What I am saying is not new. It was in a 1993 book I was commissioned to write for some beings called the Council of Nine, The Only Planet of Choice (now out of print and with collectors’ value). Gene Roddenbery was involved, and Startrek and the idea of the Prime Directive were based on his chats with the Nine. Thirty years after writing that book, my experience has led me to understand that the Nine were right. Planet Earth’s progress is important for the universe.
It is not really for me to choose whether to write this book, since I cannot control how long I live or whether my brains will handle writing another book (it’s hard work). I’ll do it if I can, and if the right flow starts up to allow me to write what is truly needed. But first, I must complete what I’m currently doing. On my ‘up’ days, I can see the possibility of doing such a book, though on my ‘down’ days, when I’m dragging myself around and making a cup of tea is a big deal, it seems a ridiculous proposition – and who would be interested anyway? And am I bothered?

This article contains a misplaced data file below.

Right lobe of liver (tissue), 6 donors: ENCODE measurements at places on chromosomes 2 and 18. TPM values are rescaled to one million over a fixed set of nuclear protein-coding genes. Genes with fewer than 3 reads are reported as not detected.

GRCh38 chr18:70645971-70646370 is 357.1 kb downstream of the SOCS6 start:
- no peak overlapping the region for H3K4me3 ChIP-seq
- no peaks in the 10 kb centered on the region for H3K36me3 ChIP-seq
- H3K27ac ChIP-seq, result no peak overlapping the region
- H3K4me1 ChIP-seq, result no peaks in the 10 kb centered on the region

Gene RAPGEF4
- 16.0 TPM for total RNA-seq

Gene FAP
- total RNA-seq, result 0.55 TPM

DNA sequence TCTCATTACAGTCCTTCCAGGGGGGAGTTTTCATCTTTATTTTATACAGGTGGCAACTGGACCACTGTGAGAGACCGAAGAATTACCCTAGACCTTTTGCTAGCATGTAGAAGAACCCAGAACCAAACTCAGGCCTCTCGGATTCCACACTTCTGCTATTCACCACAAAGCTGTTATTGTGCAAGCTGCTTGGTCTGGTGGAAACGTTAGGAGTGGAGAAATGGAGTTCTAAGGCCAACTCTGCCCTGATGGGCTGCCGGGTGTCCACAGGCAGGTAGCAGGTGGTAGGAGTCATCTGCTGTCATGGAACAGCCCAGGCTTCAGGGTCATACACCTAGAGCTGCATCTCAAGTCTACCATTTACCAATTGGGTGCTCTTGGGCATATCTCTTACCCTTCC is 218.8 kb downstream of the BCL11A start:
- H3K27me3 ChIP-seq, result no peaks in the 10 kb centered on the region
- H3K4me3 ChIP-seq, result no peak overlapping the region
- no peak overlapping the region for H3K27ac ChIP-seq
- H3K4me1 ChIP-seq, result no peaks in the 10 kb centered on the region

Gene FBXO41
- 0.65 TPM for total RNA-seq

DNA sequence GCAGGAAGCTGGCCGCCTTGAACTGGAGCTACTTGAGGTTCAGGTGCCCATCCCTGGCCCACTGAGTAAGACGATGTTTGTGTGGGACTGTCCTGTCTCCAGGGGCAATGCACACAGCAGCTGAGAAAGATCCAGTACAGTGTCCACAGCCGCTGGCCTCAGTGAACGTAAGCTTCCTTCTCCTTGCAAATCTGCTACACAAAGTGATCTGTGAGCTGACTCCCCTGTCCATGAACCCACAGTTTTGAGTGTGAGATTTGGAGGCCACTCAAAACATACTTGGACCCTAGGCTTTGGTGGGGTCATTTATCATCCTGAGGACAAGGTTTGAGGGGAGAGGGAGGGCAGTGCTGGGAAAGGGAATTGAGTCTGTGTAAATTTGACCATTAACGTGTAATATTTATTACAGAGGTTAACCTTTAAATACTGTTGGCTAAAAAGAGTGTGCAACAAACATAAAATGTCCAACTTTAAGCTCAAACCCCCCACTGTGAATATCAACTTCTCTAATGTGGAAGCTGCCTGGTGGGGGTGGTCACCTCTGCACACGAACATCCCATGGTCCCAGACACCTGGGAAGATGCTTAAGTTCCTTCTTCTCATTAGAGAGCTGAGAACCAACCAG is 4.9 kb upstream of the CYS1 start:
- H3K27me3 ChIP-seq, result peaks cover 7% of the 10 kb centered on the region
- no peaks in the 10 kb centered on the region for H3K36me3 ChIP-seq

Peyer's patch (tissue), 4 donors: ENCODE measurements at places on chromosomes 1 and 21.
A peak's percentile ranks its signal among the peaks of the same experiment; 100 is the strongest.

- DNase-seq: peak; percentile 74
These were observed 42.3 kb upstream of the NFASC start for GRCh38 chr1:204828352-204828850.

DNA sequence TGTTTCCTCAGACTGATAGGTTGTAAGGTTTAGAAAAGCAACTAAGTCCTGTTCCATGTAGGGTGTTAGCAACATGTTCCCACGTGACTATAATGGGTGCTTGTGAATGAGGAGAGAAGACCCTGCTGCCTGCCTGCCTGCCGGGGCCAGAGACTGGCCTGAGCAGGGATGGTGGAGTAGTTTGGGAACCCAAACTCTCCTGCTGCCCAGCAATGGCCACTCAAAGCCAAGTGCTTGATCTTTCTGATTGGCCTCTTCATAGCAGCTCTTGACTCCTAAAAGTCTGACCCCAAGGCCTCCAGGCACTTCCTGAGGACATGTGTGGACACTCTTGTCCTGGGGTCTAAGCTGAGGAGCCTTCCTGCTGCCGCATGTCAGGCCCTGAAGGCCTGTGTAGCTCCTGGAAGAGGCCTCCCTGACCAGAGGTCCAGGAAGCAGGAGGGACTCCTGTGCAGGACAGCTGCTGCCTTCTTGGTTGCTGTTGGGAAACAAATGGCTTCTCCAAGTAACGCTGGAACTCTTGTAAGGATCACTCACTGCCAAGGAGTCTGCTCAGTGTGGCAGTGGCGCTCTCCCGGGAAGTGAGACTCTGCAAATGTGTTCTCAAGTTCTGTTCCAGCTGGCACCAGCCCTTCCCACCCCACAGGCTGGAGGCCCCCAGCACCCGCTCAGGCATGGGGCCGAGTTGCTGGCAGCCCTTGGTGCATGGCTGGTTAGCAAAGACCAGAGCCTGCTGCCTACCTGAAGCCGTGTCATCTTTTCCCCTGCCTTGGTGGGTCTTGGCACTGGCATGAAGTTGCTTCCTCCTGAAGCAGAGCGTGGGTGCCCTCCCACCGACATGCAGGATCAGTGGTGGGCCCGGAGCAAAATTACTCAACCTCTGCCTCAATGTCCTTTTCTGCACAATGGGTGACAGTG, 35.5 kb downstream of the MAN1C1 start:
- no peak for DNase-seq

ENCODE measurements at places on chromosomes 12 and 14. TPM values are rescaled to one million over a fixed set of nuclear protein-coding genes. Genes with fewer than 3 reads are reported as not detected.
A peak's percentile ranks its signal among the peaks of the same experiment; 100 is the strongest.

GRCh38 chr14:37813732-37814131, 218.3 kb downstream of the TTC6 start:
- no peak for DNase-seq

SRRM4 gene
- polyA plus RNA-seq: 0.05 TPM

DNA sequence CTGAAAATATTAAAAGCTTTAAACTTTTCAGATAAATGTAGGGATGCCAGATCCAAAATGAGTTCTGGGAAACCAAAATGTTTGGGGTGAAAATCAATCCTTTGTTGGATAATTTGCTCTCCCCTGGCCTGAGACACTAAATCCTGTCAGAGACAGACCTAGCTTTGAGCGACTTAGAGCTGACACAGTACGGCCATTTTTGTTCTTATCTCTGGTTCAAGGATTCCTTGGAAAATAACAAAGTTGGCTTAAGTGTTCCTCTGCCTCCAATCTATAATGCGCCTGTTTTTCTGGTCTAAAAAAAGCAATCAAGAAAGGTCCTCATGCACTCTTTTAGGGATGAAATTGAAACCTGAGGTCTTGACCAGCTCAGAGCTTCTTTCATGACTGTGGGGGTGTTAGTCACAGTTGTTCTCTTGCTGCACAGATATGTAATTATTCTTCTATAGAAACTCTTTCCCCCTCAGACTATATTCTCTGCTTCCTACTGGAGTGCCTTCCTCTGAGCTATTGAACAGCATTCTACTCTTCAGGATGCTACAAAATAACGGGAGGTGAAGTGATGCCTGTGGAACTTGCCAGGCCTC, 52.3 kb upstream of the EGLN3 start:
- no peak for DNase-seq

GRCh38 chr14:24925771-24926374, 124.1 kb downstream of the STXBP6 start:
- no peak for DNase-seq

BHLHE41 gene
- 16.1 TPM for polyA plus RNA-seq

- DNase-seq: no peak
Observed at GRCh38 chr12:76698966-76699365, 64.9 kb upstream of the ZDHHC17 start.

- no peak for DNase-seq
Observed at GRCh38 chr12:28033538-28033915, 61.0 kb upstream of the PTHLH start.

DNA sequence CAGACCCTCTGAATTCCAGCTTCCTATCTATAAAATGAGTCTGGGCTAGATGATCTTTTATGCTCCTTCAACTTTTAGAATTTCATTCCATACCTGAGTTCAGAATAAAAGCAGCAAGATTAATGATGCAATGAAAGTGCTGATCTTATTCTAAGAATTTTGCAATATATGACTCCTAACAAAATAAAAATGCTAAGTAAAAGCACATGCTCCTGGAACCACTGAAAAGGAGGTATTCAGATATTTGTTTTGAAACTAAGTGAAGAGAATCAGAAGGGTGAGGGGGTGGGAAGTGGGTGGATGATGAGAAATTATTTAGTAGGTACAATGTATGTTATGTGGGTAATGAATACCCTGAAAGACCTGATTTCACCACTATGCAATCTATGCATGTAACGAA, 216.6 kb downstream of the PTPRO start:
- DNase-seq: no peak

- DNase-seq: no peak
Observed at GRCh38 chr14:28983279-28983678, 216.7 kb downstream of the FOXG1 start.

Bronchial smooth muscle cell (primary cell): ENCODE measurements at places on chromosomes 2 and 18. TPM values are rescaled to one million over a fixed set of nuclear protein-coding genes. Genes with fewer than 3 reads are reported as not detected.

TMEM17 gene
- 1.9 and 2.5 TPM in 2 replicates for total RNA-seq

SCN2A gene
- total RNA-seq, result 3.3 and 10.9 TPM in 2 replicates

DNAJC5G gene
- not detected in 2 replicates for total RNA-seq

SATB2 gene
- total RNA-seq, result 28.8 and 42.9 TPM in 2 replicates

We shall see. That’s what life is like now – it goes on a daily basis. I might live seven years, or I might fall over, break my bones and pop my clogs in a month. We shall see. That vulnerability, that rather big open question, now determines my life. Over time I’ve been describing to you how gaining cancer has been an amazingly strange gift – it has given me a new life, even if shortened in terms of ticktock time. Now let me deliver you another plonker. Some of you won’t like this or agree, but I’ve always been like this: I don’t always deliver notions people would prefer to hear.